(+) 6 Jan 2017 Telescope Parade - (exhibition by members)
(+) 9 Dec 2016 (note 2nd Friday) Christmas Quiz - (and members shorts)
(+) 4 Nov 2016 Observing Planetary Nebulae - (Owen Brazell)
(+) 7 Oct 2016 Astro tourism - (David Phillips)
(+) 2 Sep 2016 Rosetta Space Mission - (Andrew Morse)
(+) 3 Jun 2016 MAS 59th AGM - (and Photo competition results)
(+) 6 May 2016 Build a recording spectrometer John Paraskeva - (2nd half Spectrometer results Alun Halsey)
(+) 1 Apr 2016 The Universe in multiple wavelengths - (2nd half Gravity Waves)
(+) 4 Mar 2016 Astronomy and the Weather - (Robin Oldman)
(+) 5 Feb 2016 Sungrazing Comets - (Kenelm England FRAS)
(+) 8 Jan 2016 (note 8th as 1st is New Year) Practical Astrophotography - (and Telescope Parade)
(+) 11 Dec 2015 Xmas Quiz and members shorts - (NOTE DATE CHANGE)
(+) 6 Nov 2015 The Big Bang Theory - (Kevin Pretorius)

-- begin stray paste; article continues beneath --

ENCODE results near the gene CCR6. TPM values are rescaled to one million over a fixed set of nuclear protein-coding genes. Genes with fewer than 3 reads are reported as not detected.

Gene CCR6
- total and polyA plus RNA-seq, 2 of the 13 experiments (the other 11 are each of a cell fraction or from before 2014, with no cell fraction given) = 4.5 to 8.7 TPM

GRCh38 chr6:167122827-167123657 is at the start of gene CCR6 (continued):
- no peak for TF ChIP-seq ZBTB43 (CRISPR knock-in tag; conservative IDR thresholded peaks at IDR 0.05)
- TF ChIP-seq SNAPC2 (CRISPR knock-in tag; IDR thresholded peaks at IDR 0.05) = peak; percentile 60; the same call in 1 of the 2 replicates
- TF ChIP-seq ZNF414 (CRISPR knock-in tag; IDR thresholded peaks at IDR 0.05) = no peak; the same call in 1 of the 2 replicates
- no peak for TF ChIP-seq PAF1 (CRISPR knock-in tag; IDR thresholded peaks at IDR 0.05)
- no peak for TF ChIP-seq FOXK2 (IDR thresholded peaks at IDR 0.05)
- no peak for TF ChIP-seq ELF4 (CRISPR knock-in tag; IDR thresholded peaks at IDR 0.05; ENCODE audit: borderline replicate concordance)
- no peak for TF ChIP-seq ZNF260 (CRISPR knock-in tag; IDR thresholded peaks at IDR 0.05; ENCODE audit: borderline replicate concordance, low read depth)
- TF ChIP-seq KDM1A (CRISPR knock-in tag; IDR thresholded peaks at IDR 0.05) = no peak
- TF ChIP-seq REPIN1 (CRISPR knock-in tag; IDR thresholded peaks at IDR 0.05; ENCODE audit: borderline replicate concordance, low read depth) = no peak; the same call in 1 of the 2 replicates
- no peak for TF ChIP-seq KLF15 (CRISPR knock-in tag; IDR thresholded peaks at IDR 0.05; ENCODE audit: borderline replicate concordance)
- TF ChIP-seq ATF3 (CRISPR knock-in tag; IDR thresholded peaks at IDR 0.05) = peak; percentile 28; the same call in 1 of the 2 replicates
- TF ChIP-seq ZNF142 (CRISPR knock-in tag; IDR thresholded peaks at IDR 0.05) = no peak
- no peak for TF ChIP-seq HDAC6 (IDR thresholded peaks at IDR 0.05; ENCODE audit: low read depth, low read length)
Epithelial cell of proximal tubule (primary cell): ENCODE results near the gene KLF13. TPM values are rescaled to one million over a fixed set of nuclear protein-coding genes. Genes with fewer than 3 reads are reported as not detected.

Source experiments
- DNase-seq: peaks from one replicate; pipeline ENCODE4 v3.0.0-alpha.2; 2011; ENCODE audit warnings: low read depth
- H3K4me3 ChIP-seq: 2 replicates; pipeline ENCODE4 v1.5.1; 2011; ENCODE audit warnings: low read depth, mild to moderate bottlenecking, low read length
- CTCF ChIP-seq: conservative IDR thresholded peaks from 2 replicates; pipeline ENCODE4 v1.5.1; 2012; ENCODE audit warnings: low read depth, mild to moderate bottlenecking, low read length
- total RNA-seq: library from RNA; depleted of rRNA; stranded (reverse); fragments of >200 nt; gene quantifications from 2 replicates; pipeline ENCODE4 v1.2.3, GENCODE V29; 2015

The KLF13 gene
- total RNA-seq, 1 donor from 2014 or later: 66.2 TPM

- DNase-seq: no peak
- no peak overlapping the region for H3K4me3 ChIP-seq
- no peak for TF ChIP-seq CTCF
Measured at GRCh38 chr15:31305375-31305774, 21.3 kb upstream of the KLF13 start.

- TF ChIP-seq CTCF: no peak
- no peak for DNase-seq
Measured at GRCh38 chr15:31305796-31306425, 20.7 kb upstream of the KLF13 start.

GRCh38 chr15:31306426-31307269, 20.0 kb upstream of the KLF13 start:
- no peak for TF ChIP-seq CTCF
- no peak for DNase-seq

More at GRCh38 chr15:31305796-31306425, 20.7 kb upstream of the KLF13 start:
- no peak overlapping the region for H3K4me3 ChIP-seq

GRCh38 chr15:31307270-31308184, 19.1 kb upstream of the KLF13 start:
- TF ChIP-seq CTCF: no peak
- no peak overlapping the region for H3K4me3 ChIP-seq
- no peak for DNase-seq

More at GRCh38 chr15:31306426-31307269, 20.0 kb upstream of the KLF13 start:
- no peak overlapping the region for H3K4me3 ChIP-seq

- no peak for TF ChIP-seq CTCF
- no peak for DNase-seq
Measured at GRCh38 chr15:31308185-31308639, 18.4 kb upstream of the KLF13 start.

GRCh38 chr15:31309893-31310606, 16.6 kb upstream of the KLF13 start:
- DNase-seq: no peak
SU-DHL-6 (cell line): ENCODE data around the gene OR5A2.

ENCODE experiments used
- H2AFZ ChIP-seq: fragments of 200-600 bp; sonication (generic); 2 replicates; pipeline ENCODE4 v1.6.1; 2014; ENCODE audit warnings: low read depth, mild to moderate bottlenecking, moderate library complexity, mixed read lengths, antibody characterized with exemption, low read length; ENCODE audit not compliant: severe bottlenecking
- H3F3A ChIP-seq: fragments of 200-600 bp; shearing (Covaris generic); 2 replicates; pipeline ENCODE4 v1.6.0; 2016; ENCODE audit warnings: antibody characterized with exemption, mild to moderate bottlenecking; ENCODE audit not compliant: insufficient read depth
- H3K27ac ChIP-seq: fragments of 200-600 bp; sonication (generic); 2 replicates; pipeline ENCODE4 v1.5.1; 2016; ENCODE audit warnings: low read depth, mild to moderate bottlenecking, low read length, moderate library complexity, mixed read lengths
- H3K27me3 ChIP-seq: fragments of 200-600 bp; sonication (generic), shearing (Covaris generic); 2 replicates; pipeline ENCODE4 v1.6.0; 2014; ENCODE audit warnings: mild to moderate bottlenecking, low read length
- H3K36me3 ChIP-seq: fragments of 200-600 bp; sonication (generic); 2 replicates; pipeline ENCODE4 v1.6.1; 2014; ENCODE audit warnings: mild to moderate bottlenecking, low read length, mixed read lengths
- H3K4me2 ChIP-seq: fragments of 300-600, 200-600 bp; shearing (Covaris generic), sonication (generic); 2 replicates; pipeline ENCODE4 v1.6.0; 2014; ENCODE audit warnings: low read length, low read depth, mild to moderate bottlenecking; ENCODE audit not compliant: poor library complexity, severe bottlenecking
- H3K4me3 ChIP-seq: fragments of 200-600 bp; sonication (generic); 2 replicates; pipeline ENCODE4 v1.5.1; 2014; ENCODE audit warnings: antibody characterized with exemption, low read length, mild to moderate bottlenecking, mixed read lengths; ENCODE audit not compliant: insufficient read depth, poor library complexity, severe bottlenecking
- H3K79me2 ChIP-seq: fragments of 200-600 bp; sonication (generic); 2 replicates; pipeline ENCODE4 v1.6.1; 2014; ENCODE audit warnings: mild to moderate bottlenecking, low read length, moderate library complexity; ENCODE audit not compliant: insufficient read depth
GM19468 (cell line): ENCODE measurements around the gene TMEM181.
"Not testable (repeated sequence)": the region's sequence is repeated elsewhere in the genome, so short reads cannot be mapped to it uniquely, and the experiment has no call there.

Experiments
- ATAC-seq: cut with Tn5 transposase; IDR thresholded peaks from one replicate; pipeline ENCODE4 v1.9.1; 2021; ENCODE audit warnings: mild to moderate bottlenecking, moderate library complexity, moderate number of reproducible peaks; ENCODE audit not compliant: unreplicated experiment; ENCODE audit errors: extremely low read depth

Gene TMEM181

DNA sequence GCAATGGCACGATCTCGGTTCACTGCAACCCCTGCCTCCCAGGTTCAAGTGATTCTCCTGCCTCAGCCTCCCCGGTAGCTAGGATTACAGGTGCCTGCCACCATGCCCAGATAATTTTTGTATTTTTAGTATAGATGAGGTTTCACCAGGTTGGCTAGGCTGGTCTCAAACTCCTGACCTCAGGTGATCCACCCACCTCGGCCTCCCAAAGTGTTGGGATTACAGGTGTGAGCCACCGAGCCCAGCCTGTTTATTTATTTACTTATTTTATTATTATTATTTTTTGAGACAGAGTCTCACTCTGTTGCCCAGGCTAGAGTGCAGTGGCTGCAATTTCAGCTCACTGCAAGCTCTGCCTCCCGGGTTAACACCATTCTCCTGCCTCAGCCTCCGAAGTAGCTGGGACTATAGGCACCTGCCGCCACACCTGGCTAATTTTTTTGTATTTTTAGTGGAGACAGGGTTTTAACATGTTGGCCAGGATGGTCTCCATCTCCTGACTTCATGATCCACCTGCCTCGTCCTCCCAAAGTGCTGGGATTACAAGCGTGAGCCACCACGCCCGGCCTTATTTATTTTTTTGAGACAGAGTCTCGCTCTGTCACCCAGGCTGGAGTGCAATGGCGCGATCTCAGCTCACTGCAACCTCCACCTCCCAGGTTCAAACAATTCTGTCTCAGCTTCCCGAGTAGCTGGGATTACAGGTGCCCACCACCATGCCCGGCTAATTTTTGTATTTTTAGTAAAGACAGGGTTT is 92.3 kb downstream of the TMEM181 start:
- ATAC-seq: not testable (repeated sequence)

(+) 2 Oct 2015 Starting Astrophotography - (short talks by members)
(+) 4 Sep 2015 Basketballs and Beyond - (Jane Green)
(+) 5 Jun 2015 agm
(+) 8 May 2015 (NOTE 2nd Friday) Talks by Members
(+) 10 Apr 2015 (2nd Friday) planned meeting replaced by - (talks from members)
(+) 6 Mar 2015 Astronomy in Namibia - (Scott Marley)
(+) 6 Feb 2015 Did the Moon sink the Titanic ? - (Dr Barry Kellett)
(+) 7 Nov 2014 Guest stars ancient and modern - (Guy Hurst)
(+) 3 Oct 2014 Measuring the Universe - (Kevin Pretorius)
(+) 5 Sep 2014 UKMON - (Richard Kacerek)
(+) 6 Jun 2014 agm
(+) 2 May 2014 Asteroids and Comets - (Jerry Workman)